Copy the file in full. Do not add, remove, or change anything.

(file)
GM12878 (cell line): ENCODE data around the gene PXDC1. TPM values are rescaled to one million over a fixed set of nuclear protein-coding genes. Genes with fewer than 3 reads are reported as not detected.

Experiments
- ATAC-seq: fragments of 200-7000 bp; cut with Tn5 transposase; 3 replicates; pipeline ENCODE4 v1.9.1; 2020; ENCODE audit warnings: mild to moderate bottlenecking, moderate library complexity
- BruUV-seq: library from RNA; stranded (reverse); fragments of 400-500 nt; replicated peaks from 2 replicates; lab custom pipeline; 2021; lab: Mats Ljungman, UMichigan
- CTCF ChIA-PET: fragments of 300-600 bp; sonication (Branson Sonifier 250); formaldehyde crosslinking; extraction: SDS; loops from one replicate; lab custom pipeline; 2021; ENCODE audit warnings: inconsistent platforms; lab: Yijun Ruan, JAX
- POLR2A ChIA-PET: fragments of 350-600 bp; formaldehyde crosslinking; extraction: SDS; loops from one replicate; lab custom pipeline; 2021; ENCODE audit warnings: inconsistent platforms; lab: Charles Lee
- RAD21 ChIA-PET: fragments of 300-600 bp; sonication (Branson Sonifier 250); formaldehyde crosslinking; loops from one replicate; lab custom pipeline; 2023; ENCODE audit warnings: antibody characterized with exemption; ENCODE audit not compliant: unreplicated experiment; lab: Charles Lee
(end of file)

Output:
GM12878 (cell line): ENCODE data around the gene PXDC1. TPM values are rescaled to one million over a fixed set of nuclear protein-coding genes. Genes with fewer than 3 reads are reported as not detected.

Experiments
- ATAC-seq: fragments of 200-7000 bp; cut with Tn5 transposase; 3 replicates; pipeline ENCODE4 v1.9.1; 2020; ENCODE audit warnings: mild to moderate bottlenecking, moderate library complexity
- BruUV-seq: library from RNA; stranded (reverse); fragments of 400-500 nt; replicated peaks from 2 replicates; lab custom pipeline; 2021; lab: Mats Ljungman, UMichigan
- CTCF ChIA-PET: fragments of 300-600 bp; sonication (Branson Sonifier 250); formaldehyde crosslinking; extraction: SDS; loops from one replicate; lab custom pipeline; 2021; ENCODE audit warnings: inconsistent platforms; lab: Yijun Ruan, JAX
- POLR2A ChIA-PET: fragments of 350-600 bp; formaldehyde crosslinking; extraction: SDS; loops from one replicate; lab custom pipeline; 2021; ENCODE audit warnings: inconsistent platforms; lab: Charles Lee
- RAD21 ChIA-PET: fragments of 300-600 bp; sonication (Branson Sonifier 250); formaldehyde crosslinking; loops from one replicate; lab custom pipeline; 2023; ENCODE audit warnings: antibody characterized with exemption; ENCODE audit not compliant: unreplicated experiment; lab: Charles Lee